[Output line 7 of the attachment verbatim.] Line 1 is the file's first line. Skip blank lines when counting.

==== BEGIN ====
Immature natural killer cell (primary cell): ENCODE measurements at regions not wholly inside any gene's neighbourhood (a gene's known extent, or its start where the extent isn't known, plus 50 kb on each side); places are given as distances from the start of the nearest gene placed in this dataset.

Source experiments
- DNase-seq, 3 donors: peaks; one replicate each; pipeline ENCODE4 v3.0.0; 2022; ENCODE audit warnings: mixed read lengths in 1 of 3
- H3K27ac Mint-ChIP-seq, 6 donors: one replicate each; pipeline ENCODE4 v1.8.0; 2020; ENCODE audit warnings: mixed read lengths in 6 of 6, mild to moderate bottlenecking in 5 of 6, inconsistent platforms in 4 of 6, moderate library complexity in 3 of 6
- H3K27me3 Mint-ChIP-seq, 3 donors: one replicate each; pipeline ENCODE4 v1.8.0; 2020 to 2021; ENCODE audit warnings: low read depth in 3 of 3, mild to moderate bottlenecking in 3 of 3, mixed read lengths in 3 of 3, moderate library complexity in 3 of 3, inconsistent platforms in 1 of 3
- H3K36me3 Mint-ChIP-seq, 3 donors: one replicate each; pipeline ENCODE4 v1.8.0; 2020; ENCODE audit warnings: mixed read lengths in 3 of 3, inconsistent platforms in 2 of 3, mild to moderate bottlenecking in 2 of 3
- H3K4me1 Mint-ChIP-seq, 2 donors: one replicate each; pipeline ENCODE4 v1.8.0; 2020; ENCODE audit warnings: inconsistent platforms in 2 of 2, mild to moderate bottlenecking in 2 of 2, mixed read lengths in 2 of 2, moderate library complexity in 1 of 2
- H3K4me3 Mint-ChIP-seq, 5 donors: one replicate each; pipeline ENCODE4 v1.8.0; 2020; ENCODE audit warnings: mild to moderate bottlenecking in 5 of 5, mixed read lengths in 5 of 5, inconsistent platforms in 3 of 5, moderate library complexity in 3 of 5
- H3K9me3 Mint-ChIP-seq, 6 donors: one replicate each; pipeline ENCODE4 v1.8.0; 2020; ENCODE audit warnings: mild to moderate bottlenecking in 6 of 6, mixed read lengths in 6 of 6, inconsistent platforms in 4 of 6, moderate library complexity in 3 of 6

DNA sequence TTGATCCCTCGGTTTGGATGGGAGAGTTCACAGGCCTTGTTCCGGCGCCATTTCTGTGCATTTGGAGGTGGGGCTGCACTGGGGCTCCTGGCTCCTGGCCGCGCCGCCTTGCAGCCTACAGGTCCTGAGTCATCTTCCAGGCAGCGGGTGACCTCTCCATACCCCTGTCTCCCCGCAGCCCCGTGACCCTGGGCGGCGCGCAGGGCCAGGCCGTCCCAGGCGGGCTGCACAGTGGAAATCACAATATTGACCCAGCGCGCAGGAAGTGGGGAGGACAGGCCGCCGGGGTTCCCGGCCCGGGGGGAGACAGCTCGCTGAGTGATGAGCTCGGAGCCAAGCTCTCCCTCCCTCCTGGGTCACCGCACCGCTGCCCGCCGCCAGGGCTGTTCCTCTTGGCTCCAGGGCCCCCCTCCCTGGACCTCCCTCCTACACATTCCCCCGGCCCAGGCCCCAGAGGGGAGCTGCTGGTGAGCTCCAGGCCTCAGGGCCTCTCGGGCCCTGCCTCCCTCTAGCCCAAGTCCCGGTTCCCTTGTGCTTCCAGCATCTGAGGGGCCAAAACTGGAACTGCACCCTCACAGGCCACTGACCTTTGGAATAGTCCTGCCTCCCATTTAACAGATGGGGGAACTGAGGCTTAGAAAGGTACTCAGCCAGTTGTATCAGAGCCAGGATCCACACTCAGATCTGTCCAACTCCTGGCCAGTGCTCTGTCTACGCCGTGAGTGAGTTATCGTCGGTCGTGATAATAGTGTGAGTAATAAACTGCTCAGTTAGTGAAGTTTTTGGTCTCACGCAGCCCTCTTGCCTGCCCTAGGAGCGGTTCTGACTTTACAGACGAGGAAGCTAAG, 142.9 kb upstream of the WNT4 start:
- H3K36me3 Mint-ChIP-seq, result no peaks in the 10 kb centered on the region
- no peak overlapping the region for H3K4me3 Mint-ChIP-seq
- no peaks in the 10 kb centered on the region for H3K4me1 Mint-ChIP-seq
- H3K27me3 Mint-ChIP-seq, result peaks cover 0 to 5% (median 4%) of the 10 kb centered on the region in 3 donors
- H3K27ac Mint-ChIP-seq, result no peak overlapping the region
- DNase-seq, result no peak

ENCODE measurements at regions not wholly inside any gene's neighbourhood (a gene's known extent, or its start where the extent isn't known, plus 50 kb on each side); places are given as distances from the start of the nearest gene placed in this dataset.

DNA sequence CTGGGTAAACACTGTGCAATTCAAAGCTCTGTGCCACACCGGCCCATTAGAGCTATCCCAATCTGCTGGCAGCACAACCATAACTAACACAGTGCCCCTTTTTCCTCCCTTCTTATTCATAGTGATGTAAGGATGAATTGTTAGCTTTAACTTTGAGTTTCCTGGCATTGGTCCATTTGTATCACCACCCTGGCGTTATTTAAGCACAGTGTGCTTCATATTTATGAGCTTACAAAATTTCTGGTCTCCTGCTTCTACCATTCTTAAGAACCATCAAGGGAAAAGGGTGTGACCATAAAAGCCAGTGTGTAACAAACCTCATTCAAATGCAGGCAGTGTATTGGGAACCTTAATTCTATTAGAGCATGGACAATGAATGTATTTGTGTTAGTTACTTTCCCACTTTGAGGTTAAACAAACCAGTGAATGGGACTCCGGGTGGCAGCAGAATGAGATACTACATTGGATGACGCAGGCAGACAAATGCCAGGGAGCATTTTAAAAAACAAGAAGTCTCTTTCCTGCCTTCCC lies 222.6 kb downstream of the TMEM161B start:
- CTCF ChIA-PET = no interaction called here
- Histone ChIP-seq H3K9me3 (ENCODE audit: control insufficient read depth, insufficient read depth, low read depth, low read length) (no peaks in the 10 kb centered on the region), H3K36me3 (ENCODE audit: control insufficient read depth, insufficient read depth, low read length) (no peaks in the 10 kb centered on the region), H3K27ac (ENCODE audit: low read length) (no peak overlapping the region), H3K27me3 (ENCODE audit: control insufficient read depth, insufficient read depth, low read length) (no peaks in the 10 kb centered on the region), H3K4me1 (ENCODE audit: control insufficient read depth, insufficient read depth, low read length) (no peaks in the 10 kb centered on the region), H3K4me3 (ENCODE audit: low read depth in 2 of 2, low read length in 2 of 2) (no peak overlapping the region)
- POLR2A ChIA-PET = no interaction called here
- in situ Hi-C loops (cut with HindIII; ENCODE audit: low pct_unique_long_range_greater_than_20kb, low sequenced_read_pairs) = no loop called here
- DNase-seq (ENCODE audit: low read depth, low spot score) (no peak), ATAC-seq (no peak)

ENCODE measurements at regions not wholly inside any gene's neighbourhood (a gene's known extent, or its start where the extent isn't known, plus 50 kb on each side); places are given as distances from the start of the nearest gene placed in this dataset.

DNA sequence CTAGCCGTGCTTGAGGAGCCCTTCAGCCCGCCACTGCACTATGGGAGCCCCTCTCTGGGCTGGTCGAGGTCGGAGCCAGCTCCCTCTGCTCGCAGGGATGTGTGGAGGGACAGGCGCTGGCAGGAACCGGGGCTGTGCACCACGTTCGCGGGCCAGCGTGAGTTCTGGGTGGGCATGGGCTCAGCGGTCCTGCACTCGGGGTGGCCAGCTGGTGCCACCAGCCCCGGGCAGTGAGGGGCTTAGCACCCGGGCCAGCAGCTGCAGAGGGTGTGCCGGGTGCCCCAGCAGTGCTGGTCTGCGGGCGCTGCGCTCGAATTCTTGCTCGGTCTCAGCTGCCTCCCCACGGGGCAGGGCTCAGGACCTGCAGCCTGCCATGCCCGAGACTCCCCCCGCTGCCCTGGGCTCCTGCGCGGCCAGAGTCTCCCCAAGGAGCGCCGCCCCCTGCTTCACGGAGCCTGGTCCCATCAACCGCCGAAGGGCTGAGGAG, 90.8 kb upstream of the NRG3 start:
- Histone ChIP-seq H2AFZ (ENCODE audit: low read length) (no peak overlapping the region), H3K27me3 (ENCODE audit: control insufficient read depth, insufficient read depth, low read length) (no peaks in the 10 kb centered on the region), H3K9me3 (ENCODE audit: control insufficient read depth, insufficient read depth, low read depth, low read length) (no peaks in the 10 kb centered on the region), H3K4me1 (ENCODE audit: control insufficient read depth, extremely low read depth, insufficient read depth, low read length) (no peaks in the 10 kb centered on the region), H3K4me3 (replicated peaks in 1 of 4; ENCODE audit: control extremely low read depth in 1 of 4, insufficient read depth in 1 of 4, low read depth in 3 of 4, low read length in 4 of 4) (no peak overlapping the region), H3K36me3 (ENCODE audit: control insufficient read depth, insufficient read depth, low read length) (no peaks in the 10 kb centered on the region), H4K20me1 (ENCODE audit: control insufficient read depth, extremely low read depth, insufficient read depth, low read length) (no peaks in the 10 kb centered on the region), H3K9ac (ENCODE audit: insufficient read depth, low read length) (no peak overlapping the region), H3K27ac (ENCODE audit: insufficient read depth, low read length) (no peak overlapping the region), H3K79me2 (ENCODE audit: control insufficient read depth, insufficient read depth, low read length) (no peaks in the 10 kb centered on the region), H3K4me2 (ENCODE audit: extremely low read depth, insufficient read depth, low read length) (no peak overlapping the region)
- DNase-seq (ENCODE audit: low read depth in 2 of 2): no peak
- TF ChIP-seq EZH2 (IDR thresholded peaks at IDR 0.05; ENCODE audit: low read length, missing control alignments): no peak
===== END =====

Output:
- H3K4me1 Mint-ChIP-seq, 2 donors: one replicate each; pipeline ENCODE4 v1.8.0; 2020; ENCODE audit warnings: inconsistent platforms in 2 of 2, mild to moderate bottlenecking in 2 of 2, mixed read lengths in 2 of 2, moderate library complexity in 1 of 2